Eurozone inflation drops to 1 percent in July, raising chances of interest rate cuts
The year-on-year inflation rate in the eurozone fell to 1 percent in July, three tenths less than in June and its lowest level since November 2016, according to the revised data published today by the Eurostat statistics office.
This new decline in inflation brings the possibility of the European Central Bank taking action to stimulate the economy in September, after its president, Mario Draghi, warned in July that the issuer would not accept “permanently low levels of inflation” and that it was prepared to act to increase the rate.
The ECB’s objective is to keep inflation at levels close to but below 2 percent.
In the European Union as a whole, the rate also fell two tenths compared to June, down to 1.4 percent, according to Eurostat. In both cases inflation is at much lower levels than in July 2018, when the rate was 2.2 percent in the area of the single currency as well as in the whole of the twenty-eight member states.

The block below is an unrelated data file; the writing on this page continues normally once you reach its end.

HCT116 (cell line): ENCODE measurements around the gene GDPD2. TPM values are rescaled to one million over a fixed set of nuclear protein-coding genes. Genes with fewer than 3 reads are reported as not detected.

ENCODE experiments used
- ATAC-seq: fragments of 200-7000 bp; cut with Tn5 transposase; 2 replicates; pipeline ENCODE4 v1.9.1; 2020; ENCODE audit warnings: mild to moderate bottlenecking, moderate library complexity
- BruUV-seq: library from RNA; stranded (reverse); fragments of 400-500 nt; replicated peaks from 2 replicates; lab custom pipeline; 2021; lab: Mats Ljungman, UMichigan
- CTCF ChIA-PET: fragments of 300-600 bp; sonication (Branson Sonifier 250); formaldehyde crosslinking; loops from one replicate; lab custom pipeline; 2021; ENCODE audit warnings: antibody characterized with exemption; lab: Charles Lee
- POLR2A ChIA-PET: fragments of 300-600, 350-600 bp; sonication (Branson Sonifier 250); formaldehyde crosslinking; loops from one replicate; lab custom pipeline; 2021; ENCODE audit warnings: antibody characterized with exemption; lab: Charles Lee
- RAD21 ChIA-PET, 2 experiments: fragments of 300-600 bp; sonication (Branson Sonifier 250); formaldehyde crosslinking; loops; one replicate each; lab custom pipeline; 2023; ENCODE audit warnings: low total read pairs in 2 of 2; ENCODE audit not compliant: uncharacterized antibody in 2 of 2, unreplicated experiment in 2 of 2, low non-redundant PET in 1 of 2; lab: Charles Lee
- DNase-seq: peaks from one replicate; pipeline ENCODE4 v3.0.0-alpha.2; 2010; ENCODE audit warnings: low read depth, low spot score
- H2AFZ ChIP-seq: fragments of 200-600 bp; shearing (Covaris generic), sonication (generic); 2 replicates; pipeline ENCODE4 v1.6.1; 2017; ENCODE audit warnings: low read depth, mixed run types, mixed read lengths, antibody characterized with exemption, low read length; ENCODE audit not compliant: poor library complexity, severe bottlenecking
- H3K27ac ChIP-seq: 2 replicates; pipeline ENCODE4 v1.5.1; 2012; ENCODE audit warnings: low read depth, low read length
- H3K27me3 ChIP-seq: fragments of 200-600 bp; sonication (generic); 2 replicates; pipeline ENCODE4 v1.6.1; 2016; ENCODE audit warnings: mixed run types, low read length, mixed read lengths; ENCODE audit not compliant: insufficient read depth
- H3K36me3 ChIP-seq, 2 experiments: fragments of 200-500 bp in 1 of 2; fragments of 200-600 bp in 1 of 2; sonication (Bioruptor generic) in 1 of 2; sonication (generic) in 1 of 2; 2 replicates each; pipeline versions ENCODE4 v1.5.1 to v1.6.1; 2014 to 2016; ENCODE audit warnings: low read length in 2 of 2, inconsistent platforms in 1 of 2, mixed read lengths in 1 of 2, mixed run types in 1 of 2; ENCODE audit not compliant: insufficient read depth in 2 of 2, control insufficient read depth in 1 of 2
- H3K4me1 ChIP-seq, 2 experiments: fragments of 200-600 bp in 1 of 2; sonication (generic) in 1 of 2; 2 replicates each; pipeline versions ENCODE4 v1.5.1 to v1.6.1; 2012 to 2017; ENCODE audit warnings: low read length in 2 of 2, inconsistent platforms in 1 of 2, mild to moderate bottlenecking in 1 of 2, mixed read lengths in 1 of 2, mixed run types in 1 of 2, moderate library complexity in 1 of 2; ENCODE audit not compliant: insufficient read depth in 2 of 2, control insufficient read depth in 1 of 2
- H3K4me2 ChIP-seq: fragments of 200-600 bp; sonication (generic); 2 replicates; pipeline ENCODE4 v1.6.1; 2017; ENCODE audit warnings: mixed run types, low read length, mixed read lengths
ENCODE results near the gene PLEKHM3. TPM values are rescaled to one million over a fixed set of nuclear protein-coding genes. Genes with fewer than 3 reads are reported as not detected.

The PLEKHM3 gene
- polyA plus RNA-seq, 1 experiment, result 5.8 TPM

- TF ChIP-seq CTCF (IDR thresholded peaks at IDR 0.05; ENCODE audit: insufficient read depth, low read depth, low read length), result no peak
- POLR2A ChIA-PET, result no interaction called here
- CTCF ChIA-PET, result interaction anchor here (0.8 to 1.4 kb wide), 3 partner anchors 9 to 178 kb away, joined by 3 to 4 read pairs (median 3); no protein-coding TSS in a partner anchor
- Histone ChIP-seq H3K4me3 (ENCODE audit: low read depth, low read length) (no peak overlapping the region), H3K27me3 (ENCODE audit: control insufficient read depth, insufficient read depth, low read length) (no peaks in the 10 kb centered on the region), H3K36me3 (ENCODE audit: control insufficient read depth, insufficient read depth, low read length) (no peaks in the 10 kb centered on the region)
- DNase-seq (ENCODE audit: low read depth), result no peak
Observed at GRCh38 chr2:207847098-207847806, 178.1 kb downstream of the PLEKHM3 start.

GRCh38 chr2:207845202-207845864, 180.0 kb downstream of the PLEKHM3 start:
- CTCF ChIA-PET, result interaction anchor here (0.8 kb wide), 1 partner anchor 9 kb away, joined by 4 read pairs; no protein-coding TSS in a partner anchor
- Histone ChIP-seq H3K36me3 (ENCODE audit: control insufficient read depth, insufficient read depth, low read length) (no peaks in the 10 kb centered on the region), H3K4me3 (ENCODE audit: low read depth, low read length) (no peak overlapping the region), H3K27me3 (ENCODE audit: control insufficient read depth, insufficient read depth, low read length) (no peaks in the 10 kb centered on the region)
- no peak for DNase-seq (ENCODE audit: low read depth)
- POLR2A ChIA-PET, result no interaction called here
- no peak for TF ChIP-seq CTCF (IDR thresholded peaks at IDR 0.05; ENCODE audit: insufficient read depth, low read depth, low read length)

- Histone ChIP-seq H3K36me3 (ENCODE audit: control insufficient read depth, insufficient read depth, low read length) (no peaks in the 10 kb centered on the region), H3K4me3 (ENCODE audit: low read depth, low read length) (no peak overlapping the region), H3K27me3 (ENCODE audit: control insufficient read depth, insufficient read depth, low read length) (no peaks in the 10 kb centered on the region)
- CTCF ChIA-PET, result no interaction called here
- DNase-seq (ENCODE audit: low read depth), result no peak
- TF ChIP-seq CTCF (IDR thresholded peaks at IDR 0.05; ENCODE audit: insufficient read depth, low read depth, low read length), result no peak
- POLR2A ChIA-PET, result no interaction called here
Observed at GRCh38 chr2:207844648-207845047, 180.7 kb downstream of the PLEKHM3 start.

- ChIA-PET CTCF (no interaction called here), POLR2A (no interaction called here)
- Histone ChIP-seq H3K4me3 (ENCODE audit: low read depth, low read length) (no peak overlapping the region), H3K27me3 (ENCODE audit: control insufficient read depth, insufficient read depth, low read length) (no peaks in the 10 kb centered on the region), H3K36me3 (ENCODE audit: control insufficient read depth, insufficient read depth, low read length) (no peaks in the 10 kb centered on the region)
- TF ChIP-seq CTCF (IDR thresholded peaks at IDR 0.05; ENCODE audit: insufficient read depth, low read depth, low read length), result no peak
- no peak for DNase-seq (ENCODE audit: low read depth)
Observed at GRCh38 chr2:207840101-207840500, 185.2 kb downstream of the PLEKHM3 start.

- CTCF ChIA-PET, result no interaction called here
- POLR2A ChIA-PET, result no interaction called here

The largest contribution to the increase in prices in the euro area came from the services sector (0.53 percentage points), followed by food prices, alcohol and tobacco (0.37 points), non-energy industrial goods (0.08 points) and energy (0.05 points).
The underlying inflation in the eurozone – which excludes energy prices and fresh food, the most volatile components – fell by two tenths in July, to 1.1 percent. This is the key indicator that the ECB looks at when it comes to decide on possible further interest rate cuts.
Last week Eurostat confirmed further bad news for EU economies, when it revealed the Gross Domestic Product (GDP) of the eurozone only grew by 0.2 percent in the second quarter of the year, one tenth less than in the first.